Spread a tablespoon or more of pesto lengthwise on each slice, and top with sliced or grated cheese. Sprinkle with a few fresh oregano leaves or a pinch of the dried. Slip under the broiler again till the cheese is melted and slightly golden.
Q & A
Is there really any difference between “Atlantic” sea salt which I understand is very trendy here, and just plain regular kosher salt? Hannah Fortuna
The grayish looking “Atlantic” sea salt is pure unwashed sea salt that has been collected without rinsing. It retains the natural chemical balance that nature intended. Regular table salt, kosher salt and very white coarse or fine sea salts have been rinsed, which affects both the flavor and natural chemical balance which some sources claim creates an imbalance in the body. I prefer to use unrinsed “Atlantic” coarse sea salt whenever possible.
Why does cheese always seem to go moldy after just a few days in my refrigerator, even though the last day of sale is weeks away? I thought Tnuva cheeses contained preservatives. I took it back to the store once or twice, but now I’m too embarrassed so I either don’t buy it at all or consume it the same day.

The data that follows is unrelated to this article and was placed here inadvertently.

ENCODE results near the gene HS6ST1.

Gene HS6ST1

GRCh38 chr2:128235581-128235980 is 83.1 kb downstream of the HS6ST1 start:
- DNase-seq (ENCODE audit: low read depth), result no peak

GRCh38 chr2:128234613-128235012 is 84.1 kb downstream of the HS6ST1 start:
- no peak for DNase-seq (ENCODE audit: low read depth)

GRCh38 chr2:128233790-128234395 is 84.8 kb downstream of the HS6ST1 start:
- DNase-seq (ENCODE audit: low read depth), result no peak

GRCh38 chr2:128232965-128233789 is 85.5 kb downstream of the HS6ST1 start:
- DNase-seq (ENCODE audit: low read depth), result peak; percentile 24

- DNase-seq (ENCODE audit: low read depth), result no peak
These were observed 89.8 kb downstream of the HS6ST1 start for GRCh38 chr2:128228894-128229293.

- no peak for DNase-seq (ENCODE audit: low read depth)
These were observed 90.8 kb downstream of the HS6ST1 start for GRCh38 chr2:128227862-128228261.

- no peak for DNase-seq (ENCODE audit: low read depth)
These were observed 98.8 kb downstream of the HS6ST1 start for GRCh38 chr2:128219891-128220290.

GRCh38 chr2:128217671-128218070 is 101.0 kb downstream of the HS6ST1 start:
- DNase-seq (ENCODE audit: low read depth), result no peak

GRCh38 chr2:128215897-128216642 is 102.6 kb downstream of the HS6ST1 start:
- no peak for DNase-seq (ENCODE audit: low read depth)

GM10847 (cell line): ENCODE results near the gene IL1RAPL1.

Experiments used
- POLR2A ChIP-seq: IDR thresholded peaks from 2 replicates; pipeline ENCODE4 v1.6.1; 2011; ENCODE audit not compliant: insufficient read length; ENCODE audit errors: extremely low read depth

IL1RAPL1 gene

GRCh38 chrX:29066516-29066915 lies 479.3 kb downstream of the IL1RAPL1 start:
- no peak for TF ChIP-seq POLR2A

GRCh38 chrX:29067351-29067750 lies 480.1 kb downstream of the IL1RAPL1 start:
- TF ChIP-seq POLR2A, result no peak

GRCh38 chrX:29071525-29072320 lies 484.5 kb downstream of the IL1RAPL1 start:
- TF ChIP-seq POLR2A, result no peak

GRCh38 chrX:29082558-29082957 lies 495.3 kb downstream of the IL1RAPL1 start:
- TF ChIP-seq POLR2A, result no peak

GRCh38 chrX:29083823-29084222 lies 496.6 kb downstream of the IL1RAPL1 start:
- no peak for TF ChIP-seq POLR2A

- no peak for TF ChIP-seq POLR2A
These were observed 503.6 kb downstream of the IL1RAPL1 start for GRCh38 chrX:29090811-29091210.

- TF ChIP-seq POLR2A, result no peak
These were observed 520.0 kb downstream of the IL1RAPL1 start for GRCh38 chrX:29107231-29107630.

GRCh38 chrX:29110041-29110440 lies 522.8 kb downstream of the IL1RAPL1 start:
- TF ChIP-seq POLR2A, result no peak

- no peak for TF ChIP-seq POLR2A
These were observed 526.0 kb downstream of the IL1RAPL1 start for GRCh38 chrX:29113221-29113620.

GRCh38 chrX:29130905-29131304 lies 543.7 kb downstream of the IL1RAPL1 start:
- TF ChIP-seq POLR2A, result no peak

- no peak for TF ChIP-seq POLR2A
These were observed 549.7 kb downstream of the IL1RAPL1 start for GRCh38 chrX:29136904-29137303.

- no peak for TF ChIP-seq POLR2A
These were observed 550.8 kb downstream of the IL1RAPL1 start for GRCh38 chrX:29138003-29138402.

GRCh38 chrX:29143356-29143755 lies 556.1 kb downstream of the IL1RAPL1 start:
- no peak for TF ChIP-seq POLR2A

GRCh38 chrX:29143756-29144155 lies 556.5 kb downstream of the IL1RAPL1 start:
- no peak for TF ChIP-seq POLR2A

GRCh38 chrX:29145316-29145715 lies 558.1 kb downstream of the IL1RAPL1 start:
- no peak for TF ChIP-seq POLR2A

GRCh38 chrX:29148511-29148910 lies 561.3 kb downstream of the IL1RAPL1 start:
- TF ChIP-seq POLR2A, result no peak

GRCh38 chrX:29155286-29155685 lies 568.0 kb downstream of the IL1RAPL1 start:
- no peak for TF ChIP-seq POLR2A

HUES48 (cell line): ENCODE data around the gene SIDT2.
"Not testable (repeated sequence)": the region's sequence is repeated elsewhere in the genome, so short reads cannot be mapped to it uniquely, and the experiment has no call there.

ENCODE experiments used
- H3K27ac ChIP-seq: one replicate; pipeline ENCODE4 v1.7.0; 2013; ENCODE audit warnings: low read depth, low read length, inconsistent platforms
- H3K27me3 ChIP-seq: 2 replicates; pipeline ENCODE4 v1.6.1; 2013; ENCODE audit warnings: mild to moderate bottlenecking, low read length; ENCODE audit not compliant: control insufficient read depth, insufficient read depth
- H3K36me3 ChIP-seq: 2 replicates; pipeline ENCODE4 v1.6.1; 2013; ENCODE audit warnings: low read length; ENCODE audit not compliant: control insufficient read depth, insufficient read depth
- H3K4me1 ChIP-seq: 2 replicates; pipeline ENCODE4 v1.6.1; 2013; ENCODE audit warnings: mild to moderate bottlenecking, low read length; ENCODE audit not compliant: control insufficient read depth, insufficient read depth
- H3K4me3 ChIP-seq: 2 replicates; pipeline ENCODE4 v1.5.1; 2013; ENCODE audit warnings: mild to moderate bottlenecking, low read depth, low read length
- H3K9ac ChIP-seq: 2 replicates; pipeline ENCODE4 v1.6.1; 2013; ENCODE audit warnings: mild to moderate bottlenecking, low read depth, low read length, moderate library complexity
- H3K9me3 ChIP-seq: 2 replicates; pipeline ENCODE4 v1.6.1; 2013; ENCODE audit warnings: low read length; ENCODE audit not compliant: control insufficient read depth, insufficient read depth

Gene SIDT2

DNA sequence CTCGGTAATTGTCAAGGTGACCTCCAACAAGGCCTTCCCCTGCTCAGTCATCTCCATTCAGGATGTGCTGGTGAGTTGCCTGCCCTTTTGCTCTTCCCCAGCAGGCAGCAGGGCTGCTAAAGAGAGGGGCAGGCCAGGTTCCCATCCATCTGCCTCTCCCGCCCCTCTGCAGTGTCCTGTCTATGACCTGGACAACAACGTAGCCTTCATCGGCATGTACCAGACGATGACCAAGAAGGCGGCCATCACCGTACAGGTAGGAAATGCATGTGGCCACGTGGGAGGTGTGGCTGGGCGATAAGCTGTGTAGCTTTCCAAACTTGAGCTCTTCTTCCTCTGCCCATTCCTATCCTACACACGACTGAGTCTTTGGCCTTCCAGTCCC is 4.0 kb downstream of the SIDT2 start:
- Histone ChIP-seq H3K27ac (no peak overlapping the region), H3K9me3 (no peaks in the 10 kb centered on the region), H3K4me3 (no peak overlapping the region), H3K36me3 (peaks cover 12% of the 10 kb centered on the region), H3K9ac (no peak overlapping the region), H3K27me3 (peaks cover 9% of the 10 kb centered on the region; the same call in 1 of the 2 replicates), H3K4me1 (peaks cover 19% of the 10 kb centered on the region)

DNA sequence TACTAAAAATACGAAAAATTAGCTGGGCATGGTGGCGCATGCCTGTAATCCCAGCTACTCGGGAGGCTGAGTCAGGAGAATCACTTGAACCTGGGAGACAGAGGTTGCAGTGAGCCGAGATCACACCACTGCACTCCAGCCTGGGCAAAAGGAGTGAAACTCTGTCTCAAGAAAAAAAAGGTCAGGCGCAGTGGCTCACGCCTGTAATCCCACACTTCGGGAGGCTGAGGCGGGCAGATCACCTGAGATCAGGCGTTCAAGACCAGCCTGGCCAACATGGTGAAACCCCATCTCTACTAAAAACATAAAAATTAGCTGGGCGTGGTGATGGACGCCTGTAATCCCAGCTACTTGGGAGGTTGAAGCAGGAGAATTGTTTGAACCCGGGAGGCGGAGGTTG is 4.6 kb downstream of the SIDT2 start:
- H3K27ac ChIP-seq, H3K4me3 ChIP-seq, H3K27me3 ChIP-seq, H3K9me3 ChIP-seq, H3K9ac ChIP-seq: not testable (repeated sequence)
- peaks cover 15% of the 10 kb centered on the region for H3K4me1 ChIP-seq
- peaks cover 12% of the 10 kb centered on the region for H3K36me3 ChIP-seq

Raphael Harris
Tnuva hard cheeses do contain preservatives, so even if you store opened uncovered packages in the refrigerator the cheese would get hard rather than moldy. I suspect that the problem is the temperature in your refrigerator.
(The refrigerator can have a problem even if the freezer works normally). If the refrigerator is as cold as it can be and the problem is still happening, I suggest that you either buy a thermometer to check the temperature or call in a service person to check it out.
I think my knives need a good professional sharpening. Where in Tel Aviv can I get that done? Ken Tarlev
I think it’s important to have some kind of knife sharpener in the home because if you use them frequently you should also sharpen them frequently.
Electric and manual knife sharpeners are available in most kitchen utensil outlets.
You can have them professionally sharpened at Lublinsky on King George Street (just a block before the entrance to the Carmel Market). But in a fix, you can always run both sides of the knife blade alongside an unglazed ceramic bowl or dish. Remember – good cutting knives should never be washed in a dishwasher because the soap can damage the blade. It’s also a good idea to store them in a wooden block or on a magnetized strip on the wall.